How to Select a Discus Fish


Most, if not all, amateur discus keepers and lovers get easily lured with the beauty and the color of this irresistible fish. They usually get into a common mistake of settling on how the fish looks like a top priority in selecting discus. However, there are several factors a discus keeper must consider before buying one.

There is one general rule in getting a discus or any kind of fish. Not the looks as it is secondary – it’s the HEALTH. No matter how beautiful the fishes are in your eyes, it becomes irrelevant when the fish is weak. You must always look for some signs and symptoms of any illness or abnormality before coming up with a decision to either buy or not. 

It isn’t always obvious to an amateur’s eyes in detecting illness or signs of weakness. In fact, they miss it most of the time. To get the best quality of discus, always check on these criteria:

Wellness of the fish – first criteria to evaluate is how responsive the discus is. It should be active but not erratic. It should respond to your hand movements. You can test it by letting it follow your hand, or see if goes up and down with your hand.

Characteristics of the Eyes – if eyes are cloudy, matt, bubbled or popped-out, there surely is something wrong with the fish. Remember that the first sign of illness is usually seen in the eyes of the fish. If the eyes are too big in proportion to the body, that is not a good choice despite the color or how healthy look.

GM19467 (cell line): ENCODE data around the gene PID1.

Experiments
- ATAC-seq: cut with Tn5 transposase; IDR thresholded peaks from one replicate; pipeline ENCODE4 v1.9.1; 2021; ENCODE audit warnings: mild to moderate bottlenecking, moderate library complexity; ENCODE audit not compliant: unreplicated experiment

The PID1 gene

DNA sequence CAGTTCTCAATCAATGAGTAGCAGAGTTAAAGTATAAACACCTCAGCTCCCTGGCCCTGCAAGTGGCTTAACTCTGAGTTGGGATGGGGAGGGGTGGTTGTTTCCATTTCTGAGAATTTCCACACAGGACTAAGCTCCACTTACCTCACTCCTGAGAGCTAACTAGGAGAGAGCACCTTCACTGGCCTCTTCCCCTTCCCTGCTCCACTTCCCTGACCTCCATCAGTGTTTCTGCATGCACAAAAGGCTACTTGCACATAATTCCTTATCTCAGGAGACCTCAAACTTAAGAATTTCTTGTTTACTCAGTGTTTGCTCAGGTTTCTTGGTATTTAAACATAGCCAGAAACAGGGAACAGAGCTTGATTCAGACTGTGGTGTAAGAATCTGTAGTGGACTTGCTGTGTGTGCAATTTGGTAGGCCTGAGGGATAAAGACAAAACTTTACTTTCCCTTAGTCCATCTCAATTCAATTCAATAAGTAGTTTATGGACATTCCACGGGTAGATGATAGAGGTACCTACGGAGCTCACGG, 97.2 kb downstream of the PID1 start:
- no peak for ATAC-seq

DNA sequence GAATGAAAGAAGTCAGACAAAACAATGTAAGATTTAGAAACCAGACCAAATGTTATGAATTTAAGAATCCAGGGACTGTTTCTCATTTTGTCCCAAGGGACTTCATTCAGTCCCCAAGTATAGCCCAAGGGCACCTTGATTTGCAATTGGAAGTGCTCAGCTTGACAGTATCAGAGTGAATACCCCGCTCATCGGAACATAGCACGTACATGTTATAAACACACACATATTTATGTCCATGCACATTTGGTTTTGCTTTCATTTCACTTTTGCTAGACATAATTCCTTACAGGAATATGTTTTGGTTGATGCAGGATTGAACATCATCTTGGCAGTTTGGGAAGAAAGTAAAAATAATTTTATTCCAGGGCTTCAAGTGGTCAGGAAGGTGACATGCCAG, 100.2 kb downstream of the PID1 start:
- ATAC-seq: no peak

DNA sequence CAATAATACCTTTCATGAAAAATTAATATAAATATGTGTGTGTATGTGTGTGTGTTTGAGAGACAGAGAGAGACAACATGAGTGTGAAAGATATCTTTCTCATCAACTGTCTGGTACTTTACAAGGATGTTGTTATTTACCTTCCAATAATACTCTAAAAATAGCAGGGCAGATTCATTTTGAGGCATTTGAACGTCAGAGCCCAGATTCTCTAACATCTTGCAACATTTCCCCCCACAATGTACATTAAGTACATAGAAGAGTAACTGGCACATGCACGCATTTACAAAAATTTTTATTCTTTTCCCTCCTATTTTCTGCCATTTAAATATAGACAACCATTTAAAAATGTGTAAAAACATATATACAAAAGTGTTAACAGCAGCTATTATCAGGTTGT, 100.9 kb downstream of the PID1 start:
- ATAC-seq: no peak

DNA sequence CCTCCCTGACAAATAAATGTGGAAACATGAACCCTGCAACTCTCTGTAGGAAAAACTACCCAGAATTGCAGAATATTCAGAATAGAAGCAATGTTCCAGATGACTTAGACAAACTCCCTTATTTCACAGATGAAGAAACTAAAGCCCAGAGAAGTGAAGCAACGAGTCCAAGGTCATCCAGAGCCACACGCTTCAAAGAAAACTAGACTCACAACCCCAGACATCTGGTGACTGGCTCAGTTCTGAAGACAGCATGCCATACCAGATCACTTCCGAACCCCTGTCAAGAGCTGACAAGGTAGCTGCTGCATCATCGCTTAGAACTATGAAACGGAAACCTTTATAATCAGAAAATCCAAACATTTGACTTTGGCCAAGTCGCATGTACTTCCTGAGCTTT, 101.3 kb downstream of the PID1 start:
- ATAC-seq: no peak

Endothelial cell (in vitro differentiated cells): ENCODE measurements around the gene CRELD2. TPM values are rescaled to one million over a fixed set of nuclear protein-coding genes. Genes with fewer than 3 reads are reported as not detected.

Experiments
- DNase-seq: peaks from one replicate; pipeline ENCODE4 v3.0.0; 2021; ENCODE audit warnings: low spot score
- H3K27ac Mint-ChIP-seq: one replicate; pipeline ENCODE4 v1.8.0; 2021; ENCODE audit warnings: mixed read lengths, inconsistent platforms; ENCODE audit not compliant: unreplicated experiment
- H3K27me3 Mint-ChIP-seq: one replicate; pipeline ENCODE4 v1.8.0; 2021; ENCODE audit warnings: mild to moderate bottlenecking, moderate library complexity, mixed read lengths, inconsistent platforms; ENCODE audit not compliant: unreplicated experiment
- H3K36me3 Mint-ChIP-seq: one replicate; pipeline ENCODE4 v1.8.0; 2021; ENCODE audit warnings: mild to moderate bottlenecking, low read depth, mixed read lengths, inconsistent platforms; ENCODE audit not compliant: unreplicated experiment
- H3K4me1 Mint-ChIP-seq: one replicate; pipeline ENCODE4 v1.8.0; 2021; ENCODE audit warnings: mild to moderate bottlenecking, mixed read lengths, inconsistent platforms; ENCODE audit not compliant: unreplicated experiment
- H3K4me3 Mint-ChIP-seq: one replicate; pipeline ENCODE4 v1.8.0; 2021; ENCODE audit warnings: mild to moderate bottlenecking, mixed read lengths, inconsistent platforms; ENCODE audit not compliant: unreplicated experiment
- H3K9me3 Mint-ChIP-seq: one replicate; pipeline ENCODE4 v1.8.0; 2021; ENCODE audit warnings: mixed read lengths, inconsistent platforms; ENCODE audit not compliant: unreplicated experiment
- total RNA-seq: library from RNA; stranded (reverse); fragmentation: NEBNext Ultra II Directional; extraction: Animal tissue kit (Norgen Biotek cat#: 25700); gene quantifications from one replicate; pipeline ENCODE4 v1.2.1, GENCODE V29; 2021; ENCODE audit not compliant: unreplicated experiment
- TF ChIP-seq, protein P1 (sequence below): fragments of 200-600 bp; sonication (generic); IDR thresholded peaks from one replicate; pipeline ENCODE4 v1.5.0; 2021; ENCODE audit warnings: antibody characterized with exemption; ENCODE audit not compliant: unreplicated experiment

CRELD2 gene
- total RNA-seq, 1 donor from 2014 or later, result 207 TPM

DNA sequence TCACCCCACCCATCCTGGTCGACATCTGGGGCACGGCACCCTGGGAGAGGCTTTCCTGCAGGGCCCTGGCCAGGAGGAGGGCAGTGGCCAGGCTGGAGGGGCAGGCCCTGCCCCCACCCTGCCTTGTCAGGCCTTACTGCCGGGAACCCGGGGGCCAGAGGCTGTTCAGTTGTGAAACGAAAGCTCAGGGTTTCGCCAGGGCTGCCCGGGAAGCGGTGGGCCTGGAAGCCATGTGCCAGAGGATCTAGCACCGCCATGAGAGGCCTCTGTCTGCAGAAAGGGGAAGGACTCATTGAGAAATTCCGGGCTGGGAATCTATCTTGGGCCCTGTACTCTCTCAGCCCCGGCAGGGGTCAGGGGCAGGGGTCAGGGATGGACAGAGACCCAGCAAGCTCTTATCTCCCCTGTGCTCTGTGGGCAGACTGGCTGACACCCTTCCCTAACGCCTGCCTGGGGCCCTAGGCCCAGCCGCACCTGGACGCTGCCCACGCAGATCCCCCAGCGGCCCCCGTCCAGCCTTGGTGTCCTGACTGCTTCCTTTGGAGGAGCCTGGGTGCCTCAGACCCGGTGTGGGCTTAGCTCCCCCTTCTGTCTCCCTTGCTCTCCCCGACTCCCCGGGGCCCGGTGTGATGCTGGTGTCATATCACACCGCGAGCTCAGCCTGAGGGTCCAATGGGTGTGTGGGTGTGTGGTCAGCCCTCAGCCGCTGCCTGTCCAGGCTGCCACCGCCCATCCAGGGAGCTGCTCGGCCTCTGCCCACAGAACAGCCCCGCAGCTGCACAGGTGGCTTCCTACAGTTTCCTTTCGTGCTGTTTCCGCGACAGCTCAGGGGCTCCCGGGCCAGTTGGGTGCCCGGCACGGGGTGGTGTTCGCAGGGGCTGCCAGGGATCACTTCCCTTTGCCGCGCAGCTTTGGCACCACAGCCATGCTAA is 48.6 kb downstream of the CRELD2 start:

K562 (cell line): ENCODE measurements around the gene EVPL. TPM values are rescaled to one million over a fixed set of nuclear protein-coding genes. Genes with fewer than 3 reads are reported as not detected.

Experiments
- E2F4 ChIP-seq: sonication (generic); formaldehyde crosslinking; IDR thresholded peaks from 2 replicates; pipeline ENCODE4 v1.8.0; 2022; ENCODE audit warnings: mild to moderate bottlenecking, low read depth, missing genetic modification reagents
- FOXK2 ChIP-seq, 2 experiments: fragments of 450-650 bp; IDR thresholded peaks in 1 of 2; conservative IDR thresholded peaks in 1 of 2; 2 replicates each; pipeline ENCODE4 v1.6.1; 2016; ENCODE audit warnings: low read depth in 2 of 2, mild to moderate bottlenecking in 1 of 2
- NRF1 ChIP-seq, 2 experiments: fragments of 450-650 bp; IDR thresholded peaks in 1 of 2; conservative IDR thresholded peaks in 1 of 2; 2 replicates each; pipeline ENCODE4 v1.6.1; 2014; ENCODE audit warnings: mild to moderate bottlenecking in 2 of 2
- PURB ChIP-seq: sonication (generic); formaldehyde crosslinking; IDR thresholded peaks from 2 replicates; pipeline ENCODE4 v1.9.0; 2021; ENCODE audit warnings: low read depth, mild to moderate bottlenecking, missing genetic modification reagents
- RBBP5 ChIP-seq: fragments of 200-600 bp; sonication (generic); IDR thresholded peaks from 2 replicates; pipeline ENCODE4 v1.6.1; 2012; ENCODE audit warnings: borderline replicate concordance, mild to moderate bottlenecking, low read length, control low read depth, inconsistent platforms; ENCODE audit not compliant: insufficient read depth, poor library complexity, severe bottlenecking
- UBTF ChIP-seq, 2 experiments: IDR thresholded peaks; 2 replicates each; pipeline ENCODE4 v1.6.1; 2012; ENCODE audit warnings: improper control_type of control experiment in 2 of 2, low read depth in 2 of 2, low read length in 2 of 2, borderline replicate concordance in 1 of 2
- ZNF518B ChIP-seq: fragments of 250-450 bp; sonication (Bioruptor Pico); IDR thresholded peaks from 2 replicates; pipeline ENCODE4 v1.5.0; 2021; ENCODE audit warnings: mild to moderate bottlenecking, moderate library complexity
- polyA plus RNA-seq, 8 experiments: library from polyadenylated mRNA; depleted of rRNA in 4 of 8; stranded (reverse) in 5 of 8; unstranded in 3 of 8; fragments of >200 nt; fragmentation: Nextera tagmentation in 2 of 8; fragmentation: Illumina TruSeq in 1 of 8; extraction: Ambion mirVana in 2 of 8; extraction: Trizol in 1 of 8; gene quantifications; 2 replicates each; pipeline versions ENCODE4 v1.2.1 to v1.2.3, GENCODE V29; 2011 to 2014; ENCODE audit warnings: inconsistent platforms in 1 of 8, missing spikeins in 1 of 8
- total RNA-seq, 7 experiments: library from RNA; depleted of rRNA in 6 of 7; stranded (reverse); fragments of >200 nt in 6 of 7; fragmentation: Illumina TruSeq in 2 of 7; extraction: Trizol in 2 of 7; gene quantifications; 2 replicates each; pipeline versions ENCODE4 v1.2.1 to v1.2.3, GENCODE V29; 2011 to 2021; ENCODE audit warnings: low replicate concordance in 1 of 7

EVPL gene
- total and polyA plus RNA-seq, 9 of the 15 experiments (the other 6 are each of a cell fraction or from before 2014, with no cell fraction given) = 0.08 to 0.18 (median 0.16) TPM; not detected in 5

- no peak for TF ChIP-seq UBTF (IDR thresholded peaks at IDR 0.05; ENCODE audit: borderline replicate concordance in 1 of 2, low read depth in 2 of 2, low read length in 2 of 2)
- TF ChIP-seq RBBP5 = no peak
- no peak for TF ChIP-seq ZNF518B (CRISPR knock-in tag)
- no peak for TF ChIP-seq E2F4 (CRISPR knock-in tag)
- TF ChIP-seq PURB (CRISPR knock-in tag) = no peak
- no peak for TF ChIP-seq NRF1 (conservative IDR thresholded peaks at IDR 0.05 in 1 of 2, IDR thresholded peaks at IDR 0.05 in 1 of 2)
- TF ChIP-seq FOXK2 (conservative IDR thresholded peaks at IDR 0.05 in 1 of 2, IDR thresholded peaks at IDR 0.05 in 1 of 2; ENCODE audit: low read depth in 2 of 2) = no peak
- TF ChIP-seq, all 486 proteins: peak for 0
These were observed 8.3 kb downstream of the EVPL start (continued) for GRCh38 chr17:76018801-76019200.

Skin Characteristics – this part is obvious. Never buy dark or black-skinned discus, that is a sure sign of illness or abnormality. Any unusual spots, marks, scratches, or scars in the skin is enough to sign of warning to not buy it.

Fins and Tails – spot-check these parts of the fish. Avoid buying those with wholes and/or scratches. If the color is eroded, it highly suggests sickness.

Feces – there is a high risk of having parasites in the body if you see long white or yellow feces hanging from the fish. This suggests that either the fish is infected or suffering from parasites. Getting fish like this will highly cause contamination in your tank and will likely get other fish infected.

Form of the Body – buy discus that looks firm and round. Any deformities indicate sickness or lack of nutrition.

Breathing – a healthy discus breathes once every second, or slightly less than a second. If the fish breathes faster than usual, it could be a sign of stress in its living conditions. It isn’t usually a sign of sickness in the fish but it is always best to be cautious when deciding to get one. Discus Fish also needs a High-Performance Aquarium Filter, Canister Filter for Aquariums up to 400 Gal.

Inexperienced discus fish keepers need to learn the basics before tackling some complicated cases. Starting with a healthy batch will give you the whole idea of how to take care of a discus fish with basic knowledge. Always reach out to mentors for advice and guidance whenever something unusual occurs in your tank.

Visit Uncle Sam’s Discus to see a wide range of available discus fish online, click this link.


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Hikari Tropical Discus Bio-Gold Fish Food, 2.82 oz (80g)

• Natural color enhancing ingredients safely produce brilliant colors
• Highest grade of caroteniods available today to help your fish look their best
• High in stabilized vitamin C to support immune system health
• Perfect blend of proteins, amino acids, vitamins and minerals
• Free of parasites and bacteria common with live foods

Fluval Canister Filter, FX6 Filter (400 Gal)

Designed for aquariums up to 400 gallons, FX6 is the high-capacity workhorse of Fluval’s canister lineup, enhanced with all the power and reliability you’ve come to expect from a high-performance filter.